My favourite song is about a trail – a simple, difficult track, running away from conventionality. “Telegraph Road” is a song written by Mark Knopfler and performed by the British rock band, Dire Straits. First heard live in 1981, the piece appears on a number of their albums, most notably, “Love over Gold” (1982), where its unrushed delivery balances its haunting lyrics with pure musical genius.
If I could go back in time to attend one live show it would be the performance of this song in the brilliant 14:18 minute final encore of the band’s Making Movies concert. Pure motivational magnificence, I tell you.
Truly, there is no exaggeration of how significant this one song has become in my life. My daughters know that I need no other farewell, when the good earth finally receives my ashes, than the playing of “Telegraph Road” and the sipping of a gentle single malt all the way through.
This song contained me when I stood next to my parents and watched the six paratroopers carry my only sibling’s coffin from the senseless wasteland of war into the church. Its words held me later that same day when I ran a trail for the first time, otherwise alone, desperate to burn off the plastic posturing of politicians and priests alike.
Every time in my life that I have had to choose between being accepted for whom I am not, or being rejected for who I am, this song has called me to make my home in the wilderness.
When I have obeyed that call it has given me the courage to trust myself, however fearfully. When I have disobeyed, and so betrayed myself and others, its haunting summons has been unrelenting in not letting me off the hook.
When we try to belong in places we don’t fit, we live dead.
Ten years before Knopfler, his countryman Yusuf Islam also protested the way in which so-called development damages our space to be and breathe. He also called on us to run the trail rather than the road in Where do the Children Play? released on the 1970 album Tea for the Tillerman, under his stage name, Cat Stevens.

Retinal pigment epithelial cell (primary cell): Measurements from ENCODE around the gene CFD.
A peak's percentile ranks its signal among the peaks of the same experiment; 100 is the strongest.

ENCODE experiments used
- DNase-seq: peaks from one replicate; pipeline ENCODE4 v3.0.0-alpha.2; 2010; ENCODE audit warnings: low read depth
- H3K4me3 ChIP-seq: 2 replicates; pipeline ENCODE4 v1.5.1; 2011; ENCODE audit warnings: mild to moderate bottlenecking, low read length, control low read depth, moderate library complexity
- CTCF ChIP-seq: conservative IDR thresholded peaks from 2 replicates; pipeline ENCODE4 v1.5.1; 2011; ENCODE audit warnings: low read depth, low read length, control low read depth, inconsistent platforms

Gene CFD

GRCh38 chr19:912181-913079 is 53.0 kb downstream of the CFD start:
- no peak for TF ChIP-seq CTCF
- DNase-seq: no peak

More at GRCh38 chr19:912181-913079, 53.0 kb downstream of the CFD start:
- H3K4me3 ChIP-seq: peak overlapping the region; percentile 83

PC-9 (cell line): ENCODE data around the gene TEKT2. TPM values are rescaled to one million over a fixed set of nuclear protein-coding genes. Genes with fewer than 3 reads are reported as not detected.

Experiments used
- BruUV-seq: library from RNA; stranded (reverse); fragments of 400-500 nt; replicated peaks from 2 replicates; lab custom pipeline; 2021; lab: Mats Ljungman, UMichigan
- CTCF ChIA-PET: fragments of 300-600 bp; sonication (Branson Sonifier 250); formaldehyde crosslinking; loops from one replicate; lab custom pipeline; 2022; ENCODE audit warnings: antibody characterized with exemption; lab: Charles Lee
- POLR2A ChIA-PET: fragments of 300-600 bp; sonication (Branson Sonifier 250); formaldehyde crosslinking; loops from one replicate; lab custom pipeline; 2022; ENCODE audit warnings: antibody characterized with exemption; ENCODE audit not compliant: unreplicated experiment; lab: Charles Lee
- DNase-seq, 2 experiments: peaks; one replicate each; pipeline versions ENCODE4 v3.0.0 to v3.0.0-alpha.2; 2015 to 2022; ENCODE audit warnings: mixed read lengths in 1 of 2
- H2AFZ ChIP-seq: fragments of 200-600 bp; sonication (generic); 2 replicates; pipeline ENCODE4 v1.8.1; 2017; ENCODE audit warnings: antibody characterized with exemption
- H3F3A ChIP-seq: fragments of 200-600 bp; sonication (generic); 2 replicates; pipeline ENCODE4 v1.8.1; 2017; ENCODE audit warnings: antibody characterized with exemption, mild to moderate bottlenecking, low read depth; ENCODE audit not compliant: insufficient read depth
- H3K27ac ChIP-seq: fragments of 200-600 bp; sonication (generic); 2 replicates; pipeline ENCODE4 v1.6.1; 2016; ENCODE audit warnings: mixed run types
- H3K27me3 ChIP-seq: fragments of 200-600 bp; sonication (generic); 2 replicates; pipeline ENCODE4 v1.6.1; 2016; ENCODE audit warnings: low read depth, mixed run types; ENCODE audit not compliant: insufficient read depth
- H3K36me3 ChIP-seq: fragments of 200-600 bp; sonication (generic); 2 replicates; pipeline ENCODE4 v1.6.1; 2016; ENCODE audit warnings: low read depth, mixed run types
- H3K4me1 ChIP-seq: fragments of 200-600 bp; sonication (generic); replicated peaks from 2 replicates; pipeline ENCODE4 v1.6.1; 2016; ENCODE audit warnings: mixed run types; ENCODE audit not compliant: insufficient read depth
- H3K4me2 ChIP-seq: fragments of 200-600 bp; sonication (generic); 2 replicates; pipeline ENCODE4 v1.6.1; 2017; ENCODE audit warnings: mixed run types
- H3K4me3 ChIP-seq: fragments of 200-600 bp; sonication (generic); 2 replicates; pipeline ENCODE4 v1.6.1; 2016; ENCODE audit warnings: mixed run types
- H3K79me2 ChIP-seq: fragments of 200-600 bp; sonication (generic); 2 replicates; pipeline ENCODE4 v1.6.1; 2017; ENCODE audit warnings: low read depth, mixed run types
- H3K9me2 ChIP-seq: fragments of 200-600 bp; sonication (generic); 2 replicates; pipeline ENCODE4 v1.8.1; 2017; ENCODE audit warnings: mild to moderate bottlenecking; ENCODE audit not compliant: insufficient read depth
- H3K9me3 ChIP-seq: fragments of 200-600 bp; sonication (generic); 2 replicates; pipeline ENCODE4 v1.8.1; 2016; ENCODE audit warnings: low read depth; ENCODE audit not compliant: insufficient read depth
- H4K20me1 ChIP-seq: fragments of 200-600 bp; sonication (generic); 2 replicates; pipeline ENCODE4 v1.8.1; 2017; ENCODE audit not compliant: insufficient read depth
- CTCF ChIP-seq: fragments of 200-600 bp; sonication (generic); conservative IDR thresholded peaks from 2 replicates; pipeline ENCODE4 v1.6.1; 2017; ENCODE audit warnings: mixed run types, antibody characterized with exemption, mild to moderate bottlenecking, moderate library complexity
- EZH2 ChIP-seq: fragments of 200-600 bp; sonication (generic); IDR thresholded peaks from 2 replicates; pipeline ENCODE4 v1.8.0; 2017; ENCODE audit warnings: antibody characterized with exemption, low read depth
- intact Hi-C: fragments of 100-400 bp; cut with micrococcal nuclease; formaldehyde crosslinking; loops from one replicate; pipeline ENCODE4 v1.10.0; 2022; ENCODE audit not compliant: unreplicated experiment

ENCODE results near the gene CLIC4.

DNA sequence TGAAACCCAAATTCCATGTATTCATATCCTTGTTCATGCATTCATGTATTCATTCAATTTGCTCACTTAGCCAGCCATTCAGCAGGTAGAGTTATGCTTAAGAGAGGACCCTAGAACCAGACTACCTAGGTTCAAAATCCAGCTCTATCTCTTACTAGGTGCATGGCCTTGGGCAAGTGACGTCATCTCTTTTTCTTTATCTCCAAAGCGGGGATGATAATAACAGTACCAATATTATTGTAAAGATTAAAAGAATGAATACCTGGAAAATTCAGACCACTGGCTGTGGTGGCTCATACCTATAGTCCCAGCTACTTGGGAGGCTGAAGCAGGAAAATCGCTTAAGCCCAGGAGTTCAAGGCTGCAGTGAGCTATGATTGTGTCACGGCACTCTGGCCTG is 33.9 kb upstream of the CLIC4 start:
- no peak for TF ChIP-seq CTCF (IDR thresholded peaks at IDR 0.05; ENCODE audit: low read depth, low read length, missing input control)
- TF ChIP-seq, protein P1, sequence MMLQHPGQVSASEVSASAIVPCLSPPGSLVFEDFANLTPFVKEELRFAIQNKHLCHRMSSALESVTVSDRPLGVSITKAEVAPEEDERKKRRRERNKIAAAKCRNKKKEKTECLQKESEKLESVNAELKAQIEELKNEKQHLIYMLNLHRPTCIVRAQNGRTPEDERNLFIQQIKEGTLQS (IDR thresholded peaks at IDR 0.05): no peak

“Well you roll on roads over fresh green grass, For your lorry loads pumping petrol gas, And you make them long and you make them tough, But they just go on and on, and it seems that you can’t get off”.
These two pieces of music, and many other artists throughout time, confront us collectively, and each of us personally with a fundamental choice. Will you pound the road, or take the trail? That is why running trails is so important. It allows us to do two contrasting things that promise life in an over developed world. Firstly, trail running brings us down to earth. The trail does not need us. It is unimpressed by who we are, how much we have or how smart we have made our personal branding pages in the social media.
Trails just are, and they invite us to just be.
They require less mad, busy, clever doing; and more basic, simple honest movement. They remind us that we are temporary. This gives us perspective and that gives us life. I once knew a man who after eight years of university study took his first salary cheque and made a large banner which he hung over the motorway at peak hour: “There is nothing at stake”, it said.
Secondly, although the trail does not need us, it receives us. Where the road alienates, the trail enlivens; where the hard surface resists, the earth collaborates. It does not jolt our joints; there is no threatening traffic. Leaves, not litter, scatter our path.
Trails are healthy, and they invite us to be healthy.
They require less combat, and more openness. They remind us that we belong. That gives us vulnerability and this gives us life.
I knew another man who was mugged while walking to collect his girlfriend for a date. They wanted his wallet; he gave them the bunch of flowers he was carrying. They left without the wallet.
Here’s the simple, difficult truth. Life is not as we dreamed it would be. And there will be more twists and turns to confound us yet.
Be sure that there will be coffins containing loved ones, and friends will forget. There will be challenges to your integrity when you feel most secure. You will make mistakes, some with open eyes. You will hurt and be hurt. And the older you get, the more these things will be true.
You can also count on it that strangers will smile when you are broken. Creativity will be born in your loneliness. Courage will follow your effort. You will discover in yourself the capacity for generosity. You will learn wisdom from necessary suffering. And even when you are young these things will be true.
To cope with this very real nature of life, we must be true to ourselves in a world that constantly asks, and sometimes insists, that we be someone else. It is the most important and difficult thing that a human being can undertake.
It helps to have a good theme song.
But it is absolutely essential to run trails regularly.
You may sleep in structures, visit in systems, eat in institutions, but never let these be your home. Keep the back door unlocked. Go often to the place where the houses end and the trees begin. Find a thin track away from the structures - physical and social. Run onto the trail with a sack on your back. Run fifty kays into the wilderness which is waiting to welcome you. Find yourself again. Work out what you think is best.
Never, ever, forget where the trail is, Friend. Live this one life.